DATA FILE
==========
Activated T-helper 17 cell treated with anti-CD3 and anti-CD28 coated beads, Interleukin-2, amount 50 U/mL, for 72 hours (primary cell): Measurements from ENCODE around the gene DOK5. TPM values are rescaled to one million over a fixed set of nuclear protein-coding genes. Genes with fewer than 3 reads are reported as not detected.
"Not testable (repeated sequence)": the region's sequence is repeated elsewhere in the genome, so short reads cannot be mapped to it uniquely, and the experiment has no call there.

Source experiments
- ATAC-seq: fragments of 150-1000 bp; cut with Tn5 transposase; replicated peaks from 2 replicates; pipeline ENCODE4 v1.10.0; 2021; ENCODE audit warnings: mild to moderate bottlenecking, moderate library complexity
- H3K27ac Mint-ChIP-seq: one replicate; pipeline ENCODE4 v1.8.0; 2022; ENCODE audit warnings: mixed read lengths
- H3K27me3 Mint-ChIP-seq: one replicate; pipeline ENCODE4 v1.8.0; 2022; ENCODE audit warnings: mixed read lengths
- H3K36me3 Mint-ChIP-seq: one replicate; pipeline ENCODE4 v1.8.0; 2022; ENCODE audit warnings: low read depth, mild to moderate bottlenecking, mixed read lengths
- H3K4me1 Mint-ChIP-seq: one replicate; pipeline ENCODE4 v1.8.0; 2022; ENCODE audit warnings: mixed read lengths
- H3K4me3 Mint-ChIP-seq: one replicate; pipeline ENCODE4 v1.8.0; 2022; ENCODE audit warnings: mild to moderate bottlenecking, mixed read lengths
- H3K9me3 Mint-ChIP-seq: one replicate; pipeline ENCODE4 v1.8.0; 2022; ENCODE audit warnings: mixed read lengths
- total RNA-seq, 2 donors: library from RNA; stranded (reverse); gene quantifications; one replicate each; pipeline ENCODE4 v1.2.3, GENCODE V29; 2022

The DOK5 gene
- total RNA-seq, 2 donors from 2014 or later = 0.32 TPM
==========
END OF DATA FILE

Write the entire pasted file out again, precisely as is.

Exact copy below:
Activated T-helper 17 cell treated with anti-CD3 and anti-CD28 coated beads, Interleukin-2, amount 50 U/mL, for 72 hours (primary cell): Measurements from ENCODE around the gene DOK5. TPM values are rescaled to one million over a fixed set of nuclear protein-coding genes. Genes with fewer than 3 reads are reported as not detected.
"Not testable (repeated sequence)": the region's sequence is repeated elsewhere in the genome, so short reads cannot be mapped to it uniquely, and the experiment has no call there.

Source experiments
- ATAC-seq: fragments of 150-1000 bp; cut with Tn5 transposase; replicated peaks from 2 replicates; pipeline ENCODE4 v1.10.0; 2021; ENCODE audit warnings: mild to moderate bottlenecking, moderate library complexity
- H3K27ac Mint-ChIP-seq: one replicate; pipeline ENCODE4 v1.8.0; 2022; ENCODE audit warnings: mixed read lengths
- H3K27me3 Mint-ChIP-seq: one replicate; pipeline ENCODE4 v1.8.0; 2022; ENCODE audit warnings: mixed read lengths
- H3K36me3 Mint-ChIP-seq: one replicate; pipeline ENCODE4 v1.8.0; 2022; ENCODE audit warnings: low read depth, mild to moderate bottlenecking, mixed read lengths
- H3K4me1 Mint-ChIP-seq: one replicate; pipeline ENCODE4 v1.8.0; 2022; ENCODE audit warnings: mixed read lengths
- H3K4me3 Mint-ChIP-seq: one replicate; pipeline ENCODE4 v1.8.0; 2022; ENCODE audit warnings: mild to moderate bottlenecking, mixed read lengths
- H3K9me3 Mint-ChIP-seq: one replicate; pipeline ENCODE4 v1.8.0; 2022; ENCODE audit warnings: mixed read lengths
- total RNA-seq, 2 donors: library from RNA; stranded (reverse); gene quantifications; one replicate each; pipeline ENCODE4 v1.2.3, GENCODE V29; 2022

The DOK5 gene
- total RNA-seq, 2 donors from 2014 or later = 0.32 TPM